Robin Ferris, CEO of Bankuet Credit: Bankuet

Many food banks say they couldn’t have met demand had it not been for Bankuet, the technology of which is familiar to users of companies like Uber and Deliveroo, and which hugely simplifies the process of donating.  

It works out better for the food banks, too. In what Ferris calls ‘The Maximiser Effect’, the pooling of donations means that Bankuet can buy in bulk from retailers, stretching money further. And with banks able to request specific items it is, essentially, zero waste as it helps them to manage stocks better. 

Jackie Beeley, manager of Gateshead Food Bank was contacted by Ferris at the start of the year, and has been using the app alongside their usual donation routes ever since. “We’ve seen a huge increase in donations since we started using Bankuet, especially since a lot of our collection points had to close during lockdown.”

With part of the population shielding and more of us doing our weekly shop online, less food is making its way from supermarket donation points to food banks. The closing of community centres, schools and churches has also had a huge impact on the way food banks receive donations. At the height of lockdown, Bankuet provided a valuable safety net. 

Enabling food banks to choose which items they receive has also made it much easier for donors to be more helpful: “I used to donate to food banks sporadically, usually when I saw a sign in the shop to remind me,” admits Stephanie Sercombe, a mother of two from London who has been using Bankuet since the start of the year. “When I did donate, I often gave items that I thought would be nice (hot chocolate, Easter eggs), but in reality, they’re not what food banks need. Bankuet takes the worry of what to buy out of the equation.”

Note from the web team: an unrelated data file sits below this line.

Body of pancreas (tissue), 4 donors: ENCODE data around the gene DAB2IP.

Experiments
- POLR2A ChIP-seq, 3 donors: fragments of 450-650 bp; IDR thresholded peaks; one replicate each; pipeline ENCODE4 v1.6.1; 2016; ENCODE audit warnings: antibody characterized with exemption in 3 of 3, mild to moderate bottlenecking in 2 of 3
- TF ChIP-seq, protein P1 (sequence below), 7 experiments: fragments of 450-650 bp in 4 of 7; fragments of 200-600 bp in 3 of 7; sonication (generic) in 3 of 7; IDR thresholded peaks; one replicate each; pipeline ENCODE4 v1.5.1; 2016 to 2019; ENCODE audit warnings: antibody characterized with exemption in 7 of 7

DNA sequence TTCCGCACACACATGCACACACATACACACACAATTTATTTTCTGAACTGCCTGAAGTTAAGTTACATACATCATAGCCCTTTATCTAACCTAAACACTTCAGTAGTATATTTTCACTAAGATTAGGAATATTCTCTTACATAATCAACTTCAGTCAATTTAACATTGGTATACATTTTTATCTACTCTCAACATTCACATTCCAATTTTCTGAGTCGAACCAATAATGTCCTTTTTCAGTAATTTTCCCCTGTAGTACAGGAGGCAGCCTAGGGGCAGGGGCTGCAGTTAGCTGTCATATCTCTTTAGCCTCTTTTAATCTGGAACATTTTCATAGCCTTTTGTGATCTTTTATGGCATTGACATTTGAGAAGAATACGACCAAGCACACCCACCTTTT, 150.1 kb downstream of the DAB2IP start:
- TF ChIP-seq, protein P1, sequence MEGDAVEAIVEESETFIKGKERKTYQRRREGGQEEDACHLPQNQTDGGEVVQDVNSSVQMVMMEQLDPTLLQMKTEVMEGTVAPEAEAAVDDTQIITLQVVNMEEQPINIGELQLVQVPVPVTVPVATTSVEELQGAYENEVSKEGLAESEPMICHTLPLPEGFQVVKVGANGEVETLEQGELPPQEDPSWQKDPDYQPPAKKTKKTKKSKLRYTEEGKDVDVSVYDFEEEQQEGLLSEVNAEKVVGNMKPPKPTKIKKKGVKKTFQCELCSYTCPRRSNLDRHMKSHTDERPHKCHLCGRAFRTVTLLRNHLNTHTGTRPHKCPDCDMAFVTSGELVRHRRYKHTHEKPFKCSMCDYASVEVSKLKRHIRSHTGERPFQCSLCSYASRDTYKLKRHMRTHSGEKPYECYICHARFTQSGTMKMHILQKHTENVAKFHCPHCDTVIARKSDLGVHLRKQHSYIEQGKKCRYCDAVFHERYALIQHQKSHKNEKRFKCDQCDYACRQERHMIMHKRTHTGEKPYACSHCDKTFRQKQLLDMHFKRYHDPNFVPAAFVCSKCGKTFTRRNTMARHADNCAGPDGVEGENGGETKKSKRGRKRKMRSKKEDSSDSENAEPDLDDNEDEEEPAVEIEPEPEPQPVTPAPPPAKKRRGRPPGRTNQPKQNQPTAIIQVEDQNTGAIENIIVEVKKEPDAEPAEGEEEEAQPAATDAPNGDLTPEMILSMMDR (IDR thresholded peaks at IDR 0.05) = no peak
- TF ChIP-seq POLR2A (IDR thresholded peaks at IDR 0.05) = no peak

Last year Stephanie organised her school’s Christmas fundraiser through Bankuet. “It worked brilliantly, because in the run-up to Christmas there are so many different things to think about - now, this could be done with a few clicks of a button.” Setting up a campaign is made effortless by Bankuet’s website; a particularly relevant feature given the number of offices now working remotely. 

“I’ve been on the steepest learning curve of my life,” laughs Ferris, who had to act quickly to scale up the idea from the 10 food banks subscribed to his service last year. “Last year we shipped 15,000 items and fed 500 people. During the first two months of lockdown, we had onboarded 100 food banks around the country and shipped 133,000 items, with the help of retailers like Morrisons and Sainsbury’s.” 

And Ferris is under no illusion about the task ahead. “It’s been overwhelming seeing how incredibly kind everyone has been in a difficult time for all. But we need people to continue being generous. At the height of lockdown, over three million went hungry, and it’s going to get worse. The Trussell Trust predicts that as we go into Christmas, six food parcels will be given out every minute - that’s one every 10 seconds. We really need to step up to the challenge.” 

To make a donation, volunteer or join as a food bank, visit bankuet.co.uk